At the other end of the spectrum we had Liz Kendal, she’s a self proclaimed “Blairite” and is certainly trying to paint herself as a modern day Tony Blair. I think there is a difference though. Blair built a growing economy, he appealed to the middle class then handed the money to a true socialist in the exchequer who spent it on improving education, health, infrastructure and creating a greater Britain for all. Kendal sounds more like Cameron, with her repeated insistence that the party needs to adopt the policies of the Tories and to appeal to their voters, as well as questioning her opponents on how they would fund not cutting services that haven’t yet been cut,  I was left thinking “but they’re being paid for at the moment”.

Andy Burnham

Burnham spoke extremely well on a number of issues, he certainly seems to be in near constant agreement with Corbyn and looks like he wants to reconnect with traditional Labour values. He’s prepared to accept he has made mistakes and genuinely seems to want a better future for all. He, with Corbyn and Cooper, spoke vehemently against the cutting of child benefit and tax credits for third (and later) children but then stated he was “in favour of the principle of the benefits cap”. This seemed not to fit with some of his other views and I was left wondering if on some issues he was playing lip service to policies he thought were necessary to win the leadership of the party, then the country.

Yvette Cooper

Yvette spoke of the need to celebrate all that Labour achieved while in government. She holds true centre left values and wants to improve the country for all concerned. She expressed deep worries over the recent budget and how it will hit hard working families the hardest. She spoke of her pride in the diversity of the nation and linked this to her own heritage.

There was consensus between Burnham, Cooper and Corbyn on a number of issues, although the latter was the only one consistent in an anti – austerity message. It was good to see the debate and I hope to see more in the contest, to enable all Labour members and supporters to make the most informed choice.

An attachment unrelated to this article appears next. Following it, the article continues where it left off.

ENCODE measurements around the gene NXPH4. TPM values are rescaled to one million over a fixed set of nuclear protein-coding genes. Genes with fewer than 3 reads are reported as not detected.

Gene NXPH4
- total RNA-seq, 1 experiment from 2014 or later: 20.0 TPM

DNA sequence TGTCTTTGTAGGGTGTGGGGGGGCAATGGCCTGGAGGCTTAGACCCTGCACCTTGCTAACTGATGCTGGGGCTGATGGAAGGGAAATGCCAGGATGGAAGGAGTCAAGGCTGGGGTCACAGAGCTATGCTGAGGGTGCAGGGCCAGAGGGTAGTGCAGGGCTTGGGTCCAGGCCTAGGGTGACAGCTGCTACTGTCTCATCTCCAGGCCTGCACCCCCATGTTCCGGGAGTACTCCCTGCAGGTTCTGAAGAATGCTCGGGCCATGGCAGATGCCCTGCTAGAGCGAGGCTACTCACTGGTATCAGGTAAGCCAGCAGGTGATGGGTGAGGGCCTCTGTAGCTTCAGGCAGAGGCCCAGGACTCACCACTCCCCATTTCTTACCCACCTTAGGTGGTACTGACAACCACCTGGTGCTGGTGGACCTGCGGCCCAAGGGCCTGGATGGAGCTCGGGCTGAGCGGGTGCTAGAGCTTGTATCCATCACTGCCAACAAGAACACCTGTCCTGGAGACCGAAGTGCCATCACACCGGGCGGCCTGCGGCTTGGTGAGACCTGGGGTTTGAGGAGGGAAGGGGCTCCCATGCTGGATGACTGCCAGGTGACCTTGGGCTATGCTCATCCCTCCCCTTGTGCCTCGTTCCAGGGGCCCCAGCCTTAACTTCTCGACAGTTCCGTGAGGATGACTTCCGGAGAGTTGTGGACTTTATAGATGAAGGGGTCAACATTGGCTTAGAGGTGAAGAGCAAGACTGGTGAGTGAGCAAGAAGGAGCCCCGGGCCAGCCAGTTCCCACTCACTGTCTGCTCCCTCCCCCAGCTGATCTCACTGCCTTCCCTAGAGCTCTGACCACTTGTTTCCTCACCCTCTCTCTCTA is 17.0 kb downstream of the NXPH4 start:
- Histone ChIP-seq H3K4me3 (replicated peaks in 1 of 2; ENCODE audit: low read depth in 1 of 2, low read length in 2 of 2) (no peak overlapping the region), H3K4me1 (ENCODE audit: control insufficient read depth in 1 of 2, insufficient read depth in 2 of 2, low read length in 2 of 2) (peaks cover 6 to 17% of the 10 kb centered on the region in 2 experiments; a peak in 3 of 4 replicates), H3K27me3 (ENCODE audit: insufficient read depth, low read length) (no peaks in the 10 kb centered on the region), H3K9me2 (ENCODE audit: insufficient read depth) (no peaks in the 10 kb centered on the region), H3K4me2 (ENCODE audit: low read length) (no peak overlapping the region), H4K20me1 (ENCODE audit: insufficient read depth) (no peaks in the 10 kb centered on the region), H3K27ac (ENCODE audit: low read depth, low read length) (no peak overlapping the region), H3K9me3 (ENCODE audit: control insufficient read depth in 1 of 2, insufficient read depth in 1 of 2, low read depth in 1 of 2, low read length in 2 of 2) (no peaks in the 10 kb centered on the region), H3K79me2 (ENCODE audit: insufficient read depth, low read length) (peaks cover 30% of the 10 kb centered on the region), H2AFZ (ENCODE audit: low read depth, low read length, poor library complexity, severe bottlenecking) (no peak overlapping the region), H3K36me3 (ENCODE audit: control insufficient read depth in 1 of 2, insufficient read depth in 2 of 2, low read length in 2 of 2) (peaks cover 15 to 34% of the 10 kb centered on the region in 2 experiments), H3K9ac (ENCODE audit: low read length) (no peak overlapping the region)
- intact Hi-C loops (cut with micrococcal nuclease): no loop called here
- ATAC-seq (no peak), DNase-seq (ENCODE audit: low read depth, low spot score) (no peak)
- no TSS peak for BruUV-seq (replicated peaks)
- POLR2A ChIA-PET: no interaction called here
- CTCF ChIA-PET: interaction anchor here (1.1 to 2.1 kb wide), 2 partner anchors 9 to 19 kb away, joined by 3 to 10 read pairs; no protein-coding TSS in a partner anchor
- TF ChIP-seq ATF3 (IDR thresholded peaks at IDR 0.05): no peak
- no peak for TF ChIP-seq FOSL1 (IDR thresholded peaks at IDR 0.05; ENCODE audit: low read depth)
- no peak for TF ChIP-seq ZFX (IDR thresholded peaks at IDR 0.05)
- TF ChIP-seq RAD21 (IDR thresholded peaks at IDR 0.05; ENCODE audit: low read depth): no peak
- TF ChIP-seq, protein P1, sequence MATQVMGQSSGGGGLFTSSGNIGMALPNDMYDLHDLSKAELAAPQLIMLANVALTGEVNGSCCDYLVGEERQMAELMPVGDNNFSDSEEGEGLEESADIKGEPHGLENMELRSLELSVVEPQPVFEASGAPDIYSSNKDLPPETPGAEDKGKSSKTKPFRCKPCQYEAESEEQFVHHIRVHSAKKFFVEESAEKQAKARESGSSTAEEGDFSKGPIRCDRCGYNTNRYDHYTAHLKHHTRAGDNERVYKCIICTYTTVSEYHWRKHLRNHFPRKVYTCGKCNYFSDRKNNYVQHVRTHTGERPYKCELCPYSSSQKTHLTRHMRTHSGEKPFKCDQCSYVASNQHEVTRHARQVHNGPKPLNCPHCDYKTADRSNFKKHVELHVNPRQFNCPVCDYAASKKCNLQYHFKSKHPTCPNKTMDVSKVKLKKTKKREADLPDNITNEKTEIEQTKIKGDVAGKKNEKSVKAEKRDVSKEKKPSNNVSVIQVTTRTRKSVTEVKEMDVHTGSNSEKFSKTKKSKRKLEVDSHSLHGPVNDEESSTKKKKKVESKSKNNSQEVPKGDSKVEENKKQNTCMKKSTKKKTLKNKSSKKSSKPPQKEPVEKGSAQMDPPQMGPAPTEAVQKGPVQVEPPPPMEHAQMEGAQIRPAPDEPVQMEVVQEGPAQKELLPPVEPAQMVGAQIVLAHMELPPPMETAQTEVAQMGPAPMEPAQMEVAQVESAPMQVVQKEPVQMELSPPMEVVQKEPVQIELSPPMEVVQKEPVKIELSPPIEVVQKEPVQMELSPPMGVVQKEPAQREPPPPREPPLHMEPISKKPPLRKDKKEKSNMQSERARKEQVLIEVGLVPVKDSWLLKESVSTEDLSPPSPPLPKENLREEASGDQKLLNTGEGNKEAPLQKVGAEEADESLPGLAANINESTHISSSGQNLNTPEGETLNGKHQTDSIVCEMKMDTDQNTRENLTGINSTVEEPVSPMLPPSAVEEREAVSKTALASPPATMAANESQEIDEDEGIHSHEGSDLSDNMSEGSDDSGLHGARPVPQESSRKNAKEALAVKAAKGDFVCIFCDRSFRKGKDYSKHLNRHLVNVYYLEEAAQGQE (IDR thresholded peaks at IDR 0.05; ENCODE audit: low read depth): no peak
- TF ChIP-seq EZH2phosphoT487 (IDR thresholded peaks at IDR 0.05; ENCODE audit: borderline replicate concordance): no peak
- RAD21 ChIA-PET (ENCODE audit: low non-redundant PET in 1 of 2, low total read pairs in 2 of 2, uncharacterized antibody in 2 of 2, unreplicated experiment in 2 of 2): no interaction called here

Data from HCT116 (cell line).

“Liberal” Leader?

This week the Liberal Democrats have elected Tim Farron as leader of their party. I wrote before that if they were to be successful in rebuilding they needed to distance themselves from the coalition and given Farron’s opposition to it and rebellious voting record he would probably be the man for the Job,  I still believe this and the rebuilding must begin.

The press,  however, have picked up something else from his voting record. He has failed to support certain equality issues and has deep rooted “Christian” values that apparently see homosexuals as sinners. These values seem at odds with the ideology of his party, the only party with the word “Liberal” in its name. Farron must do some soul searching. There are many LGBT activists within the party and if he allows his religion to hold sway over him in this he may lose their support.

When questioned by channel 4 on the topic he went into full politician “avoiding the answer” mode, talking of how he believes we are all sinners, but this still annoyed many of us who believe that there is nothing wrong with homosexuality. I’ve long thought that as the religions claim to be based on love, )forgiveness and accepting others they need to move passed their outdated views on homosexuals and into the modern world, can Farron do this?  or can will he plunge the Liberal Democrats back into a world of bigotry that they have led the way in moving out of?

I  hope it is his Liberal values that win the internal conflict, but we will have to wait and see.

What I’d like the Labour Leadership candidates to say on Education

Here’s a post I wrote for Labour Teachers outlining what I’d like the Labour Leadership candidates to be saying on Education.

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This post was first published 16th June 2015 on Labour Teachers here

I have just read this post from Duncan Hall (@doktordunc) on Labour Teachers (@labourteachers) outlining what he’d like the Labour Leadership candidates to say on education and I thought I would draft my own wish list on the topic.

Qualified Teacher Status

I’ve written about this before, and it’s still something that I feel is extremely important. Teachers should either be qualified or working towards a qualification. Teacher education gives a good grounding in pedagogy, ensures a minimum level of subject knowledge and ensures fair payment for the teacher.

Bring back our schools

For too long we’ve seen the dismantling of local authorities and the removal of schooling from state control. Some of the “freedoms” offered are worrying, no need for the national curriculum etc. I am also worried by big…

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British Values

I’m getting a bit sick of hearing the phrase “British Values”, it’s such a none phrase but it’s seemingly everywhere at the moment. First the government were prescribing that they must be taught in schools, then we were told immigrants must sign up to them and yesterday I saw someone on the news saying that the Muslim faith needs to abide by them. But what even are they? According to ofsted they are:

Democracy